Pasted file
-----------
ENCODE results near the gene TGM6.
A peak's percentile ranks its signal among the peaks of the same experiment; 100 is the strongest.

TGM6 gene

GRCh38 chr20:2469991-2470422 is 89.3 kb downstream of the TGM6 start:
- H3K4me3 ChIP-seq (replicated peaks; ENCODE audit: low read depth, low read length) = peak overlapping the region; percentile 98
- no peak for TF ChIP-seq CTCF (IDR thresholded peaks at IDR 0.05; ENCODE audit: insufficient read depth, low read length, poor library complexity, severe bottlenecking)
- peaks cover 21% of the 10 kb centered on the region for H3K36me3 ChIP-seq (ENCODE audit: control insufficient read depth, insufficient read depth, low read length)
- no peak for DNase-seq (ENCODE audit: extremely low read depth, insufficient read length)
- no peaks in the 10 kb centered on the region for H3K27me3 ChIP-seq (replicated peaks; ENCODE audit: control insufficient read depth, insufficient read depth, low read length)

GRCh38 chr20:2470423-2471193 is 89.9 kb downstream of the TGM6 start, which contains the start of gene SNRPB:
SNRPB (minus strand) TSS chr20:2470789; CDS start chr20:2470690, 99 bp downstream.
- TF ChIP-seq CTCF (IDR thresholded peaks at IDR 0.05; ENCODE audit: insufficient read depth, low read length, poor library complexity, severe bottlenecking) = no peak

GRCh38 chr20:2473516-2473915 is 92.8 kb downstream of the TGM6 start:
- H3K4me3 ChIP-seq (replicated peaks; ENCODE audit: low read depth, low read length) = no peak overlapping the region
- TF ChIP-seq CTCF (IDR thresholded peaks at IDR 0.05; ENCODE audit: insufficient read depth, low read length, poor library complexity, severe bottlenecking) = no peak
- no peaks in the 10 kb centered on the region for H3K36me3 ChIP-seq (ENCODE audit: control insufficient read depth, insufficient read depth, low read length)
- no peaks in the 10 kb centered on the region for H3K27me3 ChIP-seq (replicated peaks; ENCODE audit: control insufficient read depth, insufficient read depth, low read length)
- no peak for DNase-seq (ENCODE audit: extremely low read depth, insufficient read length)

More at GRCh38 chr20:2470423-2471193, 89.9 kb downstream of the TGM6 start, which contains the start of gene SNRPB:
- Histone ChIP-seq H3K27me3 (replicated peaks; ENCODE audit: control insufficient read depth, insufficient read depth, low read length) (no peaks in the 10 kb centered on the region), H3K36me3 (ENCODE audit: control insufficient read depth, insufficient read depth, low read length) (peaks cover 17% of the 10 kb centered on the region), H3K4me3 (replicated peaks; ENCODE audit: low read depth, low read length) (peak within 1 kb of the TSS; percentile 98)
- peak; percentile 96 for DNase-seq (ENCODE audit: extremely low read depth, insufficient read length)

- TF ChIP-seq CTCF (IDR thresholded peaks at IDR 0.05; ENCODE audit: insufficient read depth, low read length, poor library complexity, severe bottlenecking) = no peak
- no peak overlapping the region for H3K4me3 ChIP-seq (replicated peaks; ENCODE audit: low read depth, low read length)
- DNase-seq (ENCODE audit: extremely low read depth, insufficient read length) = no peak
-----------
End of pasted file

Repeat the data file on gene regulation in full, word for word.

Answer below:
ENCODE results near the gene TGM6.
A peak's percentile ranks its signal among the peaks of the same experiment; 100 is the strongest.

TGM6 gene

GRCh38 chr20:2469991-2470422 is 89.3 kb downstream of the TGM6 start:
- H3K4me3 ChIP-seq (replicated peaks; ENCODE audit: low read depth, low read length) = peak overlapping the region; percentile 98
- no peak for TF ChIP-seq CTCF (IDR thresholded peaks at IDR 0.05; ENCODE audit: insufficient read depth, low read length, poor library complexity, severe bottlenecking)
- peaks cover 21% of the 10 kb centered on the region for H3K36me3 ChIP-seq (ENCODE audit: control insufficient read depth, insufficient read depth, low read length)
- no peak for DNase-seq (ENCODE audit: extremely low read depth, insufficient read length)
- no peaks in the 10 kb centered on the region for H3K27me3 ChIP-seq (replicated peaks; ENCODE audit: control insufficient read depth, insufficient read depth, low read length)

GRCh38 chr20:2470423-2471193 is 89.9 kb downstream of the TGM6 start, which contains the start of gene SNRPB:
SNRPB (minus strand) TSS chr20:2470789; CDS start chr20:2470690, 99 bp downstream.
- TF ChIP-seq CTCF (IDR thresholded peaks at IDR 0.05; ENCODE audit: insufficient read depth, low read length, poor library complexity, severe bottlenecking) = no peak

GRCh38 chr20:2473516-2473915 is 92.8 kb downstream of the TGM6 start:
- H3K4me3 ChIP-seq (replicated peaks; ENCODE audit: low read depth, low read length) = no peak overlapping the region
- TF ChIP-seq CTCF (IDR thresholded peaks at IDR 0.05; ENCODE audit: insufficient read depth, low read length, poor library complexity, severe bottlenecking) = no peak
- no peaks in the 10 kb centered on the region for H3K36me3 ChIP-seq (ENCODE audit: control insufficient read depth, insufficient read depth, low read length)
- no peaks in the 10 kb centered on the region for H3K27me3 ChIP-seq (replicated peaks; ENCODE audit: control insufficient read depth, insufficient read depth, low read length)
- no peak for DNase-seq (ENCODE audit: extremely low read depth, insufficient read length)

More at GRCh38 chr20:2470423-2471193, 89.9 kb downstream of the TGM6 start, which contains the start of gene SNRPB:
- Histone ChIP-seq H3K27me3 (replicated peaks; ENCODE audit: control insufficient read depth, insufficient read depth, low read length) (no peaks in the 10 kb centered on the region), H3K36me3 (ENCODE audit: control insufficient read depth, insufficient read depth, low read length) (peaks cover 17% of the 10 kb centered on the region), H3K4me3 (replicated peaks; ENCODE audit: low read depth, low read length) (peak within 1 kb of the TSS; percentile 98)
- peak; percentile 96 for DNase-seq (ENCODE audit: extremely low read depth, insufficient read length)

- TF ChIP-seq CTCF (IDR thresholded peaks at IDR 0.05; ENCODE audit: insufficient read depth, low read length, poor library complexity, severe bottlenecking) = no peak
- no peak overlapping the region for H3K4me3 ChIP-seq (replicated peaks; ENCODE audit: low read depth, low read length)
- DNase-seq (ENCODE audit: extremely low read depth, insufficient read length) = no peak